From Jesus to Constantine: A History of Early Christianity

Course No. 6577
Professor Bart D. Ehrman, Ph.D., M.Div.
The University of North Carolina, Chapel Hill
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Course No. 6577
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Course Overview

In a world where Christianity has been, in the words of Professor Bart D. Ehrman, "the most powerful religious, political, social, cultural, economic, and intellectual institution in the history of Western civilization," most of us have grown up believing we know the answers to these questions:

  • Were the early Christians really hunted down and martyred, with repeated persecutions for an illegal religion forcing them to hide in the catacombs of Rome?
  • Did the ancient Jews of Jesus' time always believe in a single, all-powerful God?
  • How did breaking away from their Jewish roots make Christians more vulnerable in the Roman world?
  • What were the origins of what we now consider the distinctively Christian liturgical practices of baptism and the Eucharist?

But do we know the answers? As this course shows, the answers are, in fact, quite surprising.

See How Today's Christianity Emerged

The traditional form of Christianity we know today includes beliefs, practices, a canon of sacred scripture, and even its own stated history, but it emerged only after many years of transition and conflict—with Judaism and with what can now only be called the "lost Christianities."

That term, of course, is familiar to anyone who has taken Professor Ehrman's earlier course, Lost Christianities: Christian Scriptures and the Battles over Authentication.

And now Professor Ehrman, whose previous and popular efforts for The Teaching Company also include The Historical Jesus and The New Testament, has created a course that places those forgotten forms of the faith in an even broader context.

From the Religion of Jesus to a Religion about Jesus

These lectures take you back to Christianity's first three centuries to explain its transition from the religion of Jesus to a religion about Jesus.

It introduces you to lost Christianities and their sacred writings. And it shows how many of those writings were originally proscribed or destroyed, only to be rediscovered in modern times.

You also learn how a single group from among many won the struggle for dominance, which allowed it to:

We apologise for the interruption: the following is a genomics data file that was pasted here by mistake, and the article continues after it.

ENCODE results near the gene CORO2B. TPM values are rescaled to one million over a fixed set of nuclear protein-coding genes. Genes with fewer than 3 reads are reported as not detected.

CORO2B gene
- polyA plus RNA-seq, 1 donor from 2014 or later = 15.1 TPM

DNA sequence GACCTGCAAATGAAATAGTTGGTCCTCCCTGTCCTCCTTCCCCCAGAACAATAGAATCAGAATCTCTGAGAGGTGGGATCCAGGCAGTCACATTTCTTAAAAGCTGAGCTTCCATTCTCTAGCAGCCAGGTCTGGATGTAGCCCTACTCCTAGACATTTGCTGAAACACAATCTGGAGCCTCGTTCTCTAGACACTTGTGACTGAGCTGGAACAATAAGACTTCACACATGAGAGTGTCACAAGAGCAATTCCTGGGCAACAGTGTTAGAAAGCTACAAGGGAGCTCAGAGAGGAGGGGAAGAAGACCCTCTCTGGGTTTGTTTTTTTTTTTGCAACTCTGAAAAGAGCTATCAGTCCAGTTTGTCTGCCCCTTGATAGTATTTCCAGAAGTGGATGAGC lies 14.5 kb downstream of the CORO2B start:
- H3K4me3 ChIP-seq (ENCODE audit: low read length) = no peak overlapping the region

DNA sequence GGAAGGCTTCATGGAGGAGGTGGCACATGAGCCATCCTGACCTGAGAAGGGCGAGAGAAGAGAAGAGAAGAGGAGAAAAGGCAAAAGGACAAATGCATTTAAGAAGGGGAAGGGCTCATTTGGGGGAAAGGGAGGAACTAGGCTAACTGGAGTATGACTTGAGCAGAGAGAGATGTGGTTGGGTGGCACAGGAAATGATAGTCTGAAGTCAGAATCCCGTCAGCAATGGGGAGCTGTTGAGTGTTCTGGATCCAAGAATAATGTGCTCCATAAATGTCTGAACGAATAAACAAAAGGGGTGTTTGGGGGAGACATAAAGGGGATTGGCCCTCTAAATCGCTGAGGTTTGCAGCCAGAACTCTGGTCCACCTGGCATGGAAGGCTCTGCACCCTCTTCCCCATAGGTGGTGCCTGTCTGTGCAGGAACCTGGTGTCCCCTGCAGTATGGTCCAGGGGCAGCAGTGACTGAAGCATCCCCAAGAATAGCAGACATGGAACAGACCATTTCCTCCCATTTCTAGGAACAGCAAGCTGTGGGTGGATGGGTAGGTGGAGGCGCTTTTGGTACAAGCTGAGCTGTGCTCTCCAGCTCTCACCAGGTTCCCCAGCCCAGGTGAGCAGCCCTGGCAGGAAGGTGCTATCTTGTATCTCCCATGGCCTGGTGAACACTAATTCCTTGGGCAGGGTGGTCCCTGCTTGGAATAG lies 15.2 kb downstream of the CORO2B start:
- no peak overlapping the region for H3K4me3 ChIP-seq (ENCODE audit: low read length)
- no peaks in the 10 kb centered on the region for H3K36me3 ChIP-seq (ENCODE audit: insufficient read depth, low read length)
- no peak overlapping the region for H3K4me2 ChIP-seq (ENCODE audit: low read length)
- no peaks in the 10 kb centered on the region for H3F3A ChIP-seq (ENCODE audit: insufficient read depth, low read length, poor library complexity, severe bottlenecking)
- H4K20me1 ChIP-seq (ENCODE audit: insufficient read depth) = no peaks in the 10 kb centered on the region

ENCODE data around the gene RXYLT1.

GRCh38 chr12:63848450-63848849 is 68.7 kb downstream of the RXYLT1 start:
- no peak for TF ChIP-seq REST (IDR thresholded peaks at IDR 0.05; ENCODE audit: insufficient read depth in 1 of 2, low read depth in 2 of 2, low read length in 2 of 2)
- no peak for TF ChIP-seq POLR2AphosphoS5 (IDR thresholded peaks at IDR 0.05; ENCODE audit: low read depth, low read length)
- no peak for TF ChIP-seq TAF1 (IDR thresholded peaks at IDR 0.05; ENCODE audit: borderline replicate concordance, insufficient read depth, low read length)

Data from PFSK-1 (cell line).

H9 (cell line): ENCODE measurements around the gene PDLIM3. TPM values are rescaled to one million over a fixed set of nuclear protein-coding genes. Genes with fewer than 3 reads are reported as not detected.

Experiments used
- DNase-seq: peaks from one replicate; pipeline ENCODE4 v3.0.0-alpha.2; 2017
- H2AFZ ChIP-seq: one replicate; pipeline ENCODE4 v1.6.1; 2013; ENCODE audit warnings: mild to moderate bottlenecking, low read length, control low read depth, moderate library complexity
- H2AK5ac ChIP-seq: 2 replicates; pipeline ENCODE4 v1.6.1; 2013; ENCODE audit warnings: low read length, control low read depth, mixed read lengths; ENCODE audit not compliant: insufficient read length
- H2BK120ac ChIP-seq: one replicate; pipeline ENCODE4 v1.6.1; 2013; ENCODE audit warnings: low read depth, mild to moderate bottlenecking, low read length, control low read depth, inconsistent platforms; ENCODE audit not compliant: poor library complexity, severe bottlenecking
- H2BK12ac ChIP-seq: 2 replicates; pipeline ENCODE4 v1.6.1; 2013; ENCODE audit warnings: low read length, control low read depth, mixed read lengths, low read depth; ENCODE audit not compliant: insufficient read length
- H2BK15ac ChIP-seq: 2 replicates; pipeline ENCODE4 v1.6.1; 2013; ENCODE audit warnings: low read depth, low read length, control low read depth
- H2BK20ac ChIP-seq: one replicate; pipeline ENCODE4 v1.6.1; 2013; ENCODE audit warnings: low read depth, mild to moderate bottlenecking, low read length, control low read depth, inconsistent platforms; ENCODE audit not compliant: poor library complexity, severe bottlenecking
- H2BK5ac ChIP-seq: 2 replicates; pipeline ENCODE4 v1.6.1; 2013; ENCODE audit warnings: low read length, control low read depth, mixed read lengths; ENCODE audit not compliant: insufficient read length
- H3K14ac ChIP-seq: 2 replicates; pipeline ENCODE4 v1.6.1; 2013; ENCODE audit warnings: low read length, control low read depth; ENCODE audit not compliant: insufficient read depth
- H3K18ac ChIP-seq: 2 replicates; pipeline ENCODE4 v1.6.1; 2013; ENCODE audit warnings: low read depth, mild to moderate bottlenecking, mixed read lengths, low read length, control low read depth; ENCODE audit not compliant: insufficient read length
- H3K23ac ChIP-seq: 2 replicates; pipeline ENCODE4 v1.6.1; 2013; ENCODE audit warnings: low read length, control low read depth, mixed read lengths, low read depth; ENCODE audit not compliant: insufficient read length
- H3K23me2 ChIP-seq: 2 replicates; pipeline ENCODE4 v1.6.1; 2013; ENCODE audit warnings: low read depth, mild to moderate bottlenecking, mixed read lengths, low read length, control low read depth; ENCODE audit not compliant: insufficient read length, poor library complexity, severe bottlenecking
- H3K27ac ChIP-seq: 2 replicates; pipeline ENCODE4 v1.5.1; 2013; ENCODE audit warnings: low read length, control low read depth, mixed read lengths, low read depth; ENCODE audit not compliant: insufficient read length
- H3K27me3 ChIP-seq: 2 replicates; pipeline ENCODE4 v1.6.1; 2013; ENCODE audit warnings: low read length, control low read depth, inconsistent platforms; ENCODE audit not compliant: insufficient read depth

• Establish the beliefs central to the faith
  • Rewrite the history of Christianity's internal conflicts
  • Produce a canon of sacred texts—the New Testament—that supported its own views.

From 20 Followers … to Two Billion

These lectures offer a fresh and provocative perspective on what are perhaps the most intriguing questions of all:

How could a movement originally made up of perhaps only 20 low-class followers of a Jewish apocalyptic preacher crucified as an enemy of the state grow to include nearly four million adherents in only 300 years?

And how would it eventually become the largest religion in the world, with some two billion adherents?

To answer those questions, Professor Ehrman examines Christianity from several directions:

  • The faith's beginnings, starting with the historical Jesus and the other individuals and traditions that formed the foundation of the emerging religion
  • Jewish-Christian relations, including the rise of anti-Judaism within the Christian church and the emergence of Christianity as a religion different from and ultimately opposed to the Jewish religion from which it emerged
  • The way Paul and other Christians spread the new faith, including the message they proclaimed and their approaches to winning converts
  • Hostility to the Christian mission from those who were not persuaded to convert and who considered Christianity to be dangerous or antisocial, leading to the persecutions of the 2nd and 3rd centuries
  • Internal struggles within the faith, as Christians with divergent understandings sought to make their beliefs the ones that defined the one "true" faith
  • The factors that led to the formation of traditional Christianity we know today, with its canon of New Testament scriptures, set creeds, liturgical practices such as baptism and the Eucharist, and church hierarchy.

Christianity's Evolution from Judaism

In tracing the process by which Christianity evolved from its origins within Judaism to become something dramatically different, Professor Ehrman discusses how most Jews simply weren't willing to accept Jesus as the Messiah.

Professor Ehrman conveys the Jewish perspective on what the Messiah would be like. And you learn how much of it was based on Jesus' own teachings, which the early Christians were attempting to alter in trying to gain Jewish converts.

But he also explains how early Christianity, even though it was increasingly at odds with Judaism, also found a degree of legitimacy under its umbrella.

Professor Ehrman points out that this was a time when ancientness itself was essential for a faith seeking acceptance. So as Christianity separated from Judaism, it sought a means of asserting ancient roots in its own right.